The third embodiment is likewise shown in FIG. 3. It is a combination of the first and second embodiments. More precisely, it provides for a implementation of the compensation according to the invention for the brightness of the light, according to a predetermined proportionate ratio, by simultaneous use of both the component 120′ and the optical filter 113; in this case, they together form the control device. For this purpose it is necessary for the brightness control signal to be fed, not only to the optical filter 113, but also —as indicated by the dotted line in FIG. 3—to the component 120′. The pending compensation task may then be apportioned as desired to the optical filter 113 and the component 120′. Thus it is feasible, for example, that the component 120′ only performs any necessary compensation of the brightness distribution, while the optical filter 113 implements any necessary compensation of the overall brightness. The opposite case is obviously also feasible. As an alternative to these two variants, the component 120′ and the optical filter 113 may also each be used for compensating both the overall brightness and the brightness distribution; but a definition of the respective percentage shares of the component 120′ and the optical filter 113 in the compensation of the brightness is then necessary.

If the optical filter 113 is not activated, the third embodiment corresponds to the first, and if the component 120′ of the image processor is not activated, the third embodiment corresponds to the second embodiment.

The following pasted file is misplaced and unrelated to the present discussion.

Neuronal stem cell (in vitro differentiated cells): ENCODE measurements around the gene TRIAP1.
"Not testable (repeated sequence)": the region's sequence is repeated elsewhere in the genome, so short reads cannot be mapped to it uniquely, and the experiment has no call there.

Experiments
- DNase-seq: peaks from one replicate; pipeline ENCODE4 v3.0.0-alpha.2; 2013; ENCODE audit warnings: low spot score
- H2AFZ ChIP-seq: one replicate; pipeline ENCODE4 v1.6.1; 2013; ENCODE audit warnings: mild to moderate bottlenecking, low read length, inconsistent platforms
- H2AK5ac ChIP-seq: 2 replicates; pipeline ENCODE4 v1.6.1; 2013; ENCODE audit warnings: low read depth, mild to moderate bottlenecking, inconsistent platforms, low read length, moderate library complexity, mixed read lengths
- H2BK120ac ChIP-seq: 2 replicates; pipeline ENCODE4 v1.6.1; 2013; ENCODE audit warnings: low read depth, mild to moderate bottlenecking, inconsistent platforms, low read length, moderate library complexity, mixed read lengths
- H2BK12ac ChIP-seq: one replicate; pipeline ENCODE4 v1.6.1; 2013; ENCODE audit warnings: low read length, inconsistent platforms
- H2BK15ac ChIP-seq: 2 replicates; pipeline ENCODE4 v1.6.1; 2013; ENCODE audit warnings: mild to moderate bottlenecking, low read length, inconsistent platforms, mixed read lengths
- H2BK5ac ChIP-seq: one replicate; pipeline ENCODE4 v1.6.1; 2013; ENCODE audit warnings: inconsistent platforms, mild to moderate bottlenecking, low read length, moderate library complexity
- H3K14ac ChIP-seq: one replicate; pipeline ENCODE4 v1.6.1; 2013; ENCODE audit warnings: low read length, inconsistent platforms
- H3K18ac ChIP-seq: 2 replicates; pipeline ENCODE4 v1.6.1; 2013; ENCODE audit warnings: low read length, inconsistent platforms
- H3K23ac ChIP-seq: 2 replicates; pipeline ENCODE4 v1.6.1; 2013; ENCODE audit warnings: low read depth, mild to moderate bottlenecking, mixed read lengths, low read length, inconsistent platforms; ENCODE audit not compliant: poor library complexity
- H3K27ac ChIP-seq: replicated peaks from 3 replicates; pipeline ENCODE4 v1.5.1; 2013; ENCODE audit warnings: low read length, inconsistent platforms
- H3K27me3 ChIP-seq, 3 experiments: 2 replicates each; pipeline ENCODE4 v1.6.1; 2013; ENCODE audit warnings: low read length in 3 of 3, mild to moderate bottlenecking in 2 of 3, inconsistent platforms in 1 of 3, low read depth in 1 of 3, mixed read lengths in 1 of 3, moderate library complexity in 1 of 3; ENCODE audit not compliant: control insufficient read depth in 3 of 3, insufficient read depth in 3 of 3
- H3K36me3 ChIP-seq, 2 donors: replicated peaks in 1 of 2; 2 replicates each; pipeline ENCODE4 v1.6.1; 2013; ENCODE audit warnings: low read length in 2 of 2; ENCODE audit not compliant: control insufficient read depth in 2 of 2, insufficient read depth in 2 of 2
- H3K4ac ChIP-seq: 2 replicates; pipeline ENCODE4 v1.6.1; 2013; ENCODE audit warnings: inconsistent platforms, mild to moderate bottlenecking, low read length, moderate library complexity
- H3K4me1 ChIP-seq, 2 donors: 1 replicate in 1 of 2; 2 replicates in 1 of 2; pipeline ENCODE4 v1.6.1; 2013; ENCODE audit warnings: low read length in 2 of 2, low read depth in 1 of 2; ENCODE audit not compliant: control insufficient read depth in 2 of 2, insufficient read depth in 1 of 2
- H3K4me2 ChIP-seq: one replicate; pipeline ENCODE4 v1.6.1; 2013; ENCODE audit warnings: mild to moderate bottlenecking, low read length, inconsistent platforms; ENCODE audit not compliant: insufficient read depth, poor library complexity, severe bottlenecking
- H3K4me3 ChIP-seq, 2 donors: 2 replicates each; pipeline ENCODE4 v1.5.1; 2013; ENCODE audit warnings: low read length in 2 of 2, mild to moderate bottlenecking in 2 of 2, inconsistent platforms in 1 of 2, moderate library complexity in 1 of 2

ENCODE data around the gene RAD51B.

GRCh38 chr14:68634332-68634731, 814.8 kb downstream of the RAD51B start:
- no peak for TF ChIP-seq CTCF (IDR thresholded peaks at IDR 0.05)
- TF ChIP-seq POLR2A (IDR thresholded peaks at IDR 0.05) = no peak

It holds for all three embodiments of the image projector described so far that the use of the optical integrator 112 a in the optical system 110 only necessitates a compensation of the brightness distribution by the optical filter 113 and/or the component 120′ of the image processor 120 to the extent that a compensation of the brightness distribution over and above the compensation achieved by the optical integrator 112 a is required. In other words, if the compensation of the brightness distribution achieved by the optical integrator 112 a is judged to be adequate, the optical filter 113 and/or the component 120′ only have to implement a compensation of the overall brightness. This would be the fourth embodiment shown in FIG. 3 for the image projector 100. An adequately compensated brightness distribution is shown in FIG. 5 e below and described by way of example in the associated description.